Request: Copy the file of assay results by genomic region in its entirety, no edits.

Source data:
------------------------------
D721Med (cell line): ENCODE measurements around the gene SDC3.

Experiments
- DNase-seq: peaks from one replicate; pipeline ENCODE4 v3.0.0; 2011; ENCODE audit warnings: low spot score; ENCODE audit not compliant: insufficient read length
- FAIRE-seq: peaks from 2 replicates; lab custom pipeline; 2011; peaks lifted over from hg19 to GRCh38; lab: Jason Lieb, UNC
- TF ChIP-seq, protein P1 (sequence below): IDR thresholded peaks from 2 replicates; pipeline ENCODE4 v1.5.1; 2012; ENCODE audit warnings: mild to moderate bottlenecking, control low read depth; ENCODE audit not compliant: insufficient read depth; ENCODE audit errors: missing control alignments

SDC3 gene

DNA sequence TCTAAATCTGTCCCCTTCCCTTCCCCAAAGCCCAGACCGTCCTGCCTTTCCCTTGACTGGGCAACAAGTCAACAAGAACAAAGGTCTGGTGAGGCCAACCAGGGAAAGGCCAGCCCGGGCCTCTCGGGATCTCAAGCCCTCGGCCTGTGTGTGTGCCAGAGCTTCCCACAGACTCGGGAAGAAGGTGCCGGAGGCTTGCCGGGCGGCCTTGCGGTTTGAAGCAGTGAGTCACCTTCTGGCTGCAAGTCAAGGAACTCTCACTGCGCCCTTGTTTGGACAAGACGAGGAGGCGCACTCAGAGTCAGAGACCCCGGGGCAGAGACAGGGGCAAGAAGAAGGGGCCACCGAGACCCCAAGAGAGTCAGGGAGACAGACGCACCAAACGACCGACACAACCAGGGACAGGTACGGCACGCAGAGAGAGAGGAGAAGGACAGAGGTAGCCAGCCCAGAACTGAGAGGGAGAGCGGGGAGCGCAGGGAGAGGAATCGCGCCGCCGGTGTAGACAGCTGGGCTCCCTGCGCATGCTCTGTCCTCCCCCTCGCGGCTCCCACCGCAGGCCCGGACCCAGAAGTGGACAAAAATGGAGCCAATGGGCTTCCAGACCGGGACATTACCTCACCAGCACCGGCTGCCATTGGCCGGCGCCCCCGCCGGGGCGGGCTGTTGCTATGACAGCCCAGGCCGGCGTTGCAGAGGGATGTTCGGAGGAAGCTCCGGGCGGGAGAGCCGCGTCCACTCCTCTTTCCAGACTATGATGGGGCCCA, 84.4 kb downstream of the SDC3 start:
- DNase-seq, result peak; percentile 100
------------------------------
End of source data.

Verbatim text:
D721Med (cell line): ENCODE measurements around the gene SDC3.

Experiments
- DNase-seq: peaks from one replicate; pipeline ENCODE4 v3.0.0; 2011; ENCODE audit warnings: low spot score; ENCODE audit not compliant: insufficient read length
- FAIRE-seq: peaks from 2 replicates; lab custom pipeline; 2011; peaks lifted over from hg19 to GRCh38; lab: Jason Lieb, UNC
- TF ChIP-seq, protein P1 (sequence below): IDR thresholded peaks from 2 replicates; pipeline ENCODE4 v1.5.1; 2012; ENCODE audit warnings: mild to moderate bottlenecking, control low read depth; ENCODE audit not compliant: insufficient read depth; ENCODE audit errors: missing control alignments

SDC3 gene

DNA sequence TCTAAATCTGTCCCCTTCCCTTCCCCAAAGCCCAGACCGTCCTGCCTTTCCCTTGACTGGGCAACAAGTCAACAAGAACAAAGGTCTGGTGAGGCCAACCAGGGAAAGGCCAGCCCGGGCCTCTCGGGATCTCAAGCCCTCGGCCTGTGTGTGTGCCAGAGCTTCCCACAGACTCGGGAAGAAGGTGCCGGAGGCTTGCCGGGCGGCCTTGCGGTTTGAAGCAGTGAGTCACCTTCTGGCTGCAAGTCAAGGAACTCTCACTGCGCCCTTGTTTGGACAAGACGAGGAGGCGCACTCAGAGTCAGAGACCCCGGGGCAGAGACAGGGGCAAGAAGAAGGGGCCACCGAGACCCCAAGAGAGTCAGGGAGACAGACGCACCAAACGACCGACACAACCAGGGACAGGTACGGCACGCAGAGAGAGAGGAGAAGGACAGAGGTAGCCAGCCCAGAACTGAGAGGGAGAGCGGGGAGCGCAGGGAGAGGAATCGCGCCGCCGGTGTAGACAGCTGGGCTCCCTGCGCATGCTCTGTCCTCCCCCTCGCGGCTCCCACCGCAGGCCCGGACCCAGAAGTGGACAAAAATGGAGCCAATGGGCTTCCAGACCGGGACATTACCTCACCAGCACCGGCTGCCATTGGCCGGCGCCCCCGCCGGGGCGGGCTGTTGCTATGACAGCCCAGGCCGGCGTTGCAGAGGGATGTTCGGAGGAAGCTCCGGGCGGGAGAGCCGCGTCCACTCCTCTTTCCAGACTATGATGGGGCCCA, 84.4 kb downstream of the SDC3 start:
- DNase-seq, result peak; percentile 100